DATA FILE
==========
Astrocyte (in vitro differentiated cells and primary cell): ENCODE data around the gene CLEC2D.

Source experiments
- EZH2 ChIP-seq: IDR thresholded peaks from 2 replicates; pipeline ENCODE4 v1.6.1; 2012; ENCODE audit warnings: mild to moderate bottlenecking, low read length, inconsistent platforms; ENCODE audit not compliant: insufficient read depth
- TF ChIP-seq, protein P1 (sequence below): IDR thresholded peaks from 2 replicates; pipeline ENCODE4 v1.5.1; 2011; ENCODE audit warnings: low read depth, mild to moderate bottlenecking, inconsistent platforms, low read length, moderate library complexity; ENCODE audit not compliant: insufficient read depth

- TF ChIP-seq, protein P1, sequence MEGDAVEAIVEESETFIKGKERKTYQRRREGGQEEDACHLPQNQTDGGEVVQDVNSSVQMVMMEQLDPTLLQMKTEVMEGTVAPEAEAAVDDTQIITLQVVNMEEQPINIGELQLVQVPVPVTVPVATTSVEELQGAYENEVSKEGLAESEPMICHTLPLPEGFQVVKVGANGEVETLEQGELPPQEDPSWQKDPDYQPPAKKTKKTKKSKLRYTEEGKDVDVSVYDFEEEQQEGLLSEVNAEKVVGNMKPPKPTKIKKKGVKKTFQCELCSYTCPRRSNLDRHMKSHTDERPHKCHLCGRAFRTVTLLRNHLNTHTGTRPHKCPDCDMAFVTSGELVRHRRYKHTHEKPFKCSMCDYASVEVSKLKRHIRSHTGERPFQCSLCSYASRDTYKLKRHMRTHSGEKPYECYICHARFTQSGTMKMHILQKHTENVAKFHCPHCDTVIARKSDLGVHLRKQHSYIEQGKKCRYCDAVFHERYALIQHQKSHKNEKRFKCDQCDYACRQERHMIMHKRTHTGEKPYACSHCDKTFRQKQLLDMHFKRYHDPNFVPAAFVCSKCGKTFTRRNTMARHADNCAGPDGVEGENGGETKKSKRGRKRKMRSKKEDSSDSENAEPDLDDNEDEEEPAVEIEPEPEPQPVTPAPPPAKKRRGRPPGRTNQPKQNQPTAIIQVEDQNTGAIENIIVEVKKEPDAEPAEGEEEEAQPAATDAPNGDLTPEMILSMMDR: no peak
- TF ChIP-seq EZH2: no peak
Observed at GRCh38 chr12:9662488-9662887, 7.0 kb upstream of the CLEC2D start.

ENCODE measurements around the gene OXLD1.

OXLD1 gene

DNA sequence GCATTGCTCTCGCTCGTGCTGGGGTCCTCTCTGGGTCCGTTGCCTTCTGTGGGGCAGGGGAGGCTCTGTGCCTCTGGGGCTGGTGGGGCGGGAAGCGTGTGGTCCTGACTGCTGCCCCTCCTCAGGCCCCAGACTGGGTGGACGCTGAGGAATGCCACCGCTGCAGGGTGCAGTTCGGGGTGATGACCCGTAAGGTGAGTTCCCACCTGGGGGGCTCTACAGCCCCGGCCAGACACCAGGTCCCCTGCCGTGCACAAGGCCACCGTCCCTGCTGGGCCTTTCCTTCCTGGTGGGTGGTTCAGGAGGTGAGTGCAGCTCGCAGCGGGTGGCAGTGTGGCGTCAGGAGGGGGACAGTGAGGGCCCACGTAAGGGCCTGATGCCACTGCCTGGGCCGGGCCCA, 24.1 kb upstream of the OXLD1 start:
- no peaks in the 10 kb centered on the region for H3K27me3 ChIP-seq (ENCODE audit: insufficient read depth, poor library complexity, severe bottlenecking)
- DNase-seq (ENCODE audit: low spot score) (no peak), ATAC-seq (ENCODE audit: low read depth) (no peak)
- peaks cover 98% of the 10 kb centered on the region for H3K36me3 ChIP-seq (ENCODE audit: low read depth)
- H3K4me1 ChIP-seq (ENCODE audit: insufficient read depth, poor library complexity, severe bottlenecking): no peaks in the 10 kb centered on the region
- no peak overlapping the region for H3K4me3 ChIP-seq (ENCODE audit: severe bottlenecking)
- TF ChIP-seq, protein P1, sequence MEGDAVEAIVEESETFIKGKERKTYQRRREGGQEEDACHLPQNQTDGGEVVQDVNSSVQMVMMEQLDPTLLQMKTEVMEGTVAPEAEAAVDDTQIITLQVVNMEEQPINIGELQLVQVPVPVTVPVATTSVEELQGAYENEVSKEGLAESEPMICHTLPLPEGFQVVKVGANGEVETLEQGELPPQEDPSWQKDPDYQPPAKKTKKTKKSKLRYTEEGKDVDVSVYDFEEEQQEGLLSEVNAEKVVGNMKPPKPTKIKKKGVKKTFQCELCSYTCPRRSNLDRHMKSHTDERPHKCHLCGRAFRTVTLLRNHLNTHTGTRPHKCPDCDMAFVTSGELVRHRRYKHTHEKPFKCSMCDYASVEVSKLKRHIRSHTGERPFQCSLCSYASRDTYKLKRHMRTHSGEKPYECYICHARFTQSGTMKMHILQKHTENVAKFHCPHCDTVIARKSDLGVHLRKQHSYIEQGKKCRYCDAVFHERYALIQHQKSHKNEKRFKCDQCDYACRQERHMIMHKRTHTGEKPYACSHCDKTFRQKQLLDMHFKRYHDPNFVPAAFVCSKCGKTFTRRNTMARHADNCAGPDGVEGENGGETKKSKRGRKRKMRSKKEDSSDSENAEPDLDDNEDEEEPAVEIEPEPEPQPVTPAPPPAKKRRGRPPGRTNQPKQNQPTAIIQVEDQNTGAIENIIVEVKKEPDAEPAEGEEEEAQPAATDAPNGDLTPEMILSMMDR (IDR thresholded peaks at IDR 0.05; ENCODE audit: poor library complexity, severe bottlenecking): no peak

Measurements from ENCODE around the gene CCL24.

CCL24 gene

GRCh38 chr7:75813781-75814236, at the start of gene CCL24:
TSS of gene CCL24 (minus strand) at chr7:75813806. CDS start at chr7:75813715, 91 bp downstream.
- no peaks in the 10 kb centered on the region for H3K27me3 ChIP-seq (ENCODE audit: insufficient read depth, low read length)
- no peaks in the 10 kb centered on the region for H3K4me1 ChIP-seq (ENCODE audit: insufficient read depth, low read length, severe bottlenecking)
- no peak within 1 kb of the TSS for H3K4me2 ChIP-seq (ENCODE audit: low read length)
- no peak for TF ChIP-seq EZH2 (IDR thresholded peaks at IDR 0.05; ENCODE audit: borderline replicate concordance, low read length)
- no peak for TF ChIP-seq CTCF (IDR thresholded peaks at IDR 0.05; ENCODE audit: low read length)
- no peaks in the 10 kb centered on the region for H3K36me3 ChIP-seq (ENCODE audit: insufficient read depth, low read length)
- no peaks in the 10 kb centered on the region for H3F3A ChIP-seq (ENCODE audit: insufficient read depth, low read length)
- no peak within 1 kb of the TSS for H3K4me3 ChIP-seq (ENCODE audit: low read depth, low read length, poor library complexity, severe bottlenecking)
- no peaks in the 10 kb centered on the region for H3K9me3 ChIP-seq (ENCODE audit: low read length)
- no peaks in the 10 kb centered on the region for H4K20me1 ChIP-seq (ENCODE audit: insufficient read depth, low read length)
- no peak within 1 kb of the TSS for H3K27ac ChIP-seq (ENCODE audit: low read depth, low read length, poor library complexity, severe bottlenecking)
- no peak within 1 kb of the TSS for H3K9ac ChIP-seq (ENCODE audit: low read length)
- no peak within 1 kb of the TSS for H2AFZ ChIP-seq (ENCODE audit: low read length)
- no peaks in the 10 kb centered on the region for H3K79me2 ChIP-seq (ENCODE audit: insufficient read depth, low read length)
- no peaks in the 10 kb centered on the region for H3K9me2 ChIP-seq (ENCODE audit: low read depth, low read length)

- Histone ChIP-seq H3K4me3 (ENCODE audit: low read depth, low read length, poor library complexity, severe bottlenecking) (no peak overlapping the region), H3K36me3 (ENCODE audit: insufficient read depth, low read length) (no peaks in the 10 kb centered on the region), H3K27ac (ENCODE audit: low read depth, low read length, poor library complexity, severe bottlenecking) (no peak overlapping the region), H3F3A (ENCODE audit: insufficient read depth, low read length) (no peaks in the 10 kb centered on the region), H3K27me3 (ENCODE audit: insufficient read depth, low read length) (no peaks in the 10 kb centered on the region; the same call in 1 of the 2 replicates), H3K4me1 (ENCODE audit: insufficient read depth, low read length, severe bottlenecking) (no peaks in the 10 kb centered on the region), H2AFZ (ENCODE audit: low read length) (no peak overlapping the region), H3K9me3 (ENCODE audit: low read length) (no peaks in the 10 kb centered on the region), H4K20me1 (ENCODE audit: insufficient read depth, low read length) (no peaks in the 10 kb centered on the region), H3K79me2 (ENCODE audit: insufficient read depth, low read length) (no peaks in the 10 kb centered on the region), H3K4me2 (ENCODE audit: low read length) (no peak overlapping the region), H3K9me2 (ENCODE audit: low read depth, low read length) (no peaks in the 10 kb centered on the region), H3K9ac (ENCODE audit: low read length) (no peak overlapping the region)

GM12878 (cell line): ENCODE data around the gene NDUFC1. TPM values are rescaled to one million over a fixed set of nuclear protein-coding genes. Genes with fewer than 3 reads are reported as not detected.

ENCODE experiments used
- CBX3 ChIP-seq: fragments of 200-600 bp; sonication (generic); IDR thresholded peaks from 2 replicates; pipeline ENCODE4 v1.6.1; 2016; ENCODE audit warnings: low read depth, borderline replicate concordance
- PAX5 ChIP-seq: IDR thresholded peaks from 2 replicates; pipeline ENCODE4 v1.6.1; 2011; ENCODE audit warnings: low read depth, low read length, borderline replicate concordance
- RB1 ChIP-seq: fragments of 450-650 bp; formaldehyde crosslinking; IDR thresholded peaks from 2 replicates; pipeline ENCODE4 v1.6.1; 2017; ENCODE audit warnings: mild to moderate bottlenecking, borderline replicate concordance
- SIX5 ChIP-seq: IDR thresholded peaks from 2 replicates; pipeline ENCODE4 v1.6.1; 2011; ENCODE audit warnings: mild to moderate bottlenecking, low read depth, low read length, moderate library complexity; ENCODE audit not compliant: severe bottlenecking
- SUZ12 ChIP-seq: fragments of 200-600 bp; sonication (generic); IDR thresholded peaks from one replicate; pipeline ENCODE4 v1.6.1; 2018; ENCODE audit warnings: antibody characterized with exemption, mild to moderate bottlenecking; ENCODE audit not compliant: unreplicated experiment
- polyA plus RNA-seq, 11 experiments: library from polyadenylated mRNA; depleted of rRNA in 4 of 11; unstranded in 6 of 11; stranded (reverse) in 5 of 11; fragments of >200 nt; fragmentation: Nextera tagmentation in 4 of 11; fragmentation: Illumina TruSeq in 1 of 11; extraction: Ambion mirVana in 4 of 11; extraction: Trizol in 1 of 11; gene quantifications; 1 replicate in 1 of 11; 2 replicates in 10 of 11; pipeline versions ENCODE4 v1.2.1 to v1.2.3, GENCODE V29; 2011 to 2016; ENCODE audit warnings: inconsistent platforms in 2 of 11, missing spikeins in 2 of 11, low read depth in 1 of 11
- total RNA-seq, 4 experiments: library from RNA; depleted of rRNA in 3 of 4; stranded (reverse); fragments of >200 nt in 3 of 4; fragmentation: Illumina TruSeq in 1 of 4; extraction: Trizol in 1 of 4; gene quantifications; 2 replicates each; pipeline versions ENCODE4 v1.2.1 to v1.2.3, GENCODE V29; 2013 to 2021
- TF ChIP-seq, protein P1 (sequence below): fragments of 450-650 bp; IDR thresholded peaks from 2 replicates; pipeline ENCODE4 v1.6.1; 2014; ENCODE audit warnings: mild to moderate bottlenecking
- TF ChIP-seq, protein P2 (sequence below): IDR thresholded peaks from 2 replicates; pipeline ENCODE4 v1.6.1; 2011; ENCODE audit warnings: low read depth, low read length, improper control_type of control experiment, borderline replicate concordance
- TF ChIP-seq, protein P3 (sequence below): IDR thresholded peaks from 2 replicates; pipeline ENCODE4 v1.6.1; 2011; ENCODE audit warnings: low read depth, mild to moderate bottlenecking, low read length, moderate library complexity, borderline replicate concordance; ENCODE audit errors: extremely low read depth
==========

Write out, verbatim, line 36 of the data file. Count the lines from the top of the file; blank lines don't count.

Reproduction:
- Histone ChIP-seq H3K4me3 (ENCODE audit: low read depth, low read length, poor library complexity, severe bottlenecking) (no peak overlapping the region), H3K36me3 (ENCODE audit: insufficient read depth, low read length) (no peaks in the 10 kb centered on the region), H3K27ac (ENCODE audit: low read depth, low read length, poor library complexity, severe bottlenecking) (no peak overlapping the region), H3F3A (ENCODE audit: insufficient read depth, low read length) (no peaks in the 10 kb centered on the region), H3K27me3 (ENCODE audit: insufficient read depth, low read length) (no peaks in the 10 kb centered on the region; the same call in 1 of the 2 replicates), H3K4me1 (ENCODE audit: insufficient read depth, low read length, severe bottlenecking) (no peaks in the 10 kb centered on the region), H2AFZ (ENCODE audit: low read length) (no peak overlapping the region), H3K9me3 (ENCODE audit: low read length) (no peaks in the 10 kb centered on the region), H4K20me1 (ENCODE audit: insufficient read depth, low read length) (no peaks in the 10 kb centered on the region), H3K79me2 (ENCODE audit: insufficient read depth, low read length) (no peaks in the 10 kb centered on the region), H3K4me2 (ENCODE audit: low read length) (no peak overlapping the region), H3K9me2 (ENCODE audit: low read depth, low read length) (no peaks in the 10 kb centered on the region), H3K9ac (ENCODE audit: low read length) (no peak overlapping the region)